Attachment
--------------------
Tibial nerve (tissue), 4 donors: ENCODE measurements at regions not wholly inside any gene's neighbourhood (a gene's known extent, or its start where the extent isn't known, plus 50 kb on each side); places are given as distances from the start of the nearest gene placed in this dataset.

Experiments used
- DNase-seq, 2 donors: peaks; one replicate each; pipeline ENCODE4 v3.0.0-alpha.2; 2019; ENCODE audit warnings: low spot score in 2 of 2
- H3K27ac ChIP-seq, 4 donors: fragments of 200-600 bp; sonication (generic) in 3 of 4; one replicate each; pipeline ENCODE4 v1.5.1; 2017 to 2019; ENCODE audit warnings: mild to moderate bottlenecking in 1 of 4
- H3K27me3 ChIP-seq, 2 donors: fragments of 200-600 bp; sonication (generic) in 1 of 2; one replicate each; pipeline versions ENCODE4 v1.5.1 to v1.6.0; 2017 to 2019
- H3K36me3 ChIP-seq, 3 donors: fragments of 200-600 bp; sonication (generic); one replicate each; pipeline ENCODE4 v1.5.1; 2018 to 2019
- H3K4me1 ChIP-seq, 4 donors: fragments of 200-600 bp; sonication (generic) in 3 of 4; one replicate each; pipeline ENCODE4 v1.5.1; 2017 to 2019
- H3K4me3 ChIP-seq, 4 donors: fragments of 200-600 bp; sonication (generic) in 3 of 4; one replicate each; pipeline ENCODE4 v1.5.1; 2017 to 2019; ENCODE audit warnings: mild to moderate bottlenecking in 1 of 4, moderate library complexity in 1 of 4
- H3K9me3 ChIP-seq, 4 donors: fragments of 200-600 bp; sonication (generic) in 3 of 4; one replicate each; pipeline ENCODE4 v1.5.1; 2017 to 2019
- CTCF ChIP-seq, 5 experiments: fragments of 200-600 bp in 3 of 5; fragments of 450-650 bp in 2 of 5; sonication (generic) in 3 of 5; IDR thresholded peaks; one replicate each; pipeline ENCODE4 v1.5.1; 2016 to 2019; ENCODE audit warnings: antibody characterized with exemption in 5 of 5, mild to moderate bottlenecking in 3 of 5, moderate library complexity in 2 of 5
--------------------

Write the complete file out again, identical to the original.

Tibial nerve (tissue), 4 donors: ENCODE measurements at regions not wholly inside any gene's neighbourhood (a gene's known extent, or its start where the extent isn't known, plus 50 kb on each side); places are given as distances from the start of the nearest gene placed in this dataset.

Experiments used
- DNase-seq, 2 donors: peaks; one replicate each; pipeline ENCODE4 v3.0.0-alpha.2; 2019; ENCODE audit warnings: low spot score in 2 of 2
- H3K27ac ChIP-seq, 4 donors: fragments of 200-600 bp; sonication (generic) in 3 of 4; one replicate each; pipeline ENCODE4 v1.5.1; 2017 to 2019; ENCODE audit warnings: mild to moderate bottlenecking in 1 of 4
- H3K27me3 ChIP-seq, 2 donors: fragments of 200-600 bp; sonication (generic) in 1 of 2; one replicate each; pipeline versions ENCODE4 v1.5.1 to v1.6.0; 2017 to 2019
- H3K36me3 ChIP-seq, 3 donors: fragments of 200-600 bp; sonication (generic); one replicate each; pipeline ENCODE4 v1.5.1; 2018 to 2019
- H3K4me1 ChIP-seq, 4 donors: fragments of 200-600 bp; sonication (generic) in 3 of 4; one replicate each; pipeline ENCODE4 v1.5.1; 2017 to 2019
- H3K4me3 ChIP-seq, 4 donors: fragments of 200-600 bp; sonication (generic) in 3 of 4; one replicate each; pipeline ENCODE4 v1.5.1; 2017 to 2019; ENCODE audit warnings: mild to moderate bottlenecking in 1 of 4, moderate library complexity in 1 of 4
- H3K9me3 ChIP-seq, 4 donors: fragments of 200-600 bp; sonication (generic) in 3 of 4; one replicate each; pipeline ENCODE4 v1.5.1; 2017 to 2019
- CTCF ChIP-seq, 5 experiments: fragments of 200-600 bp in 3 of 5; fragments of 450-650 bp in 2 of 5; sonication (generic) in 3 of 5; IDR thresholded peaks; one replicate each; pipeline ENCODE4 v1.5.1; 2016 to 2019; ENCODE audit warnings: antibody characterized with exemption in 5 of 5, mild to moderate bottlenecking in 3 of 5, moderate library complexity in 2 of 5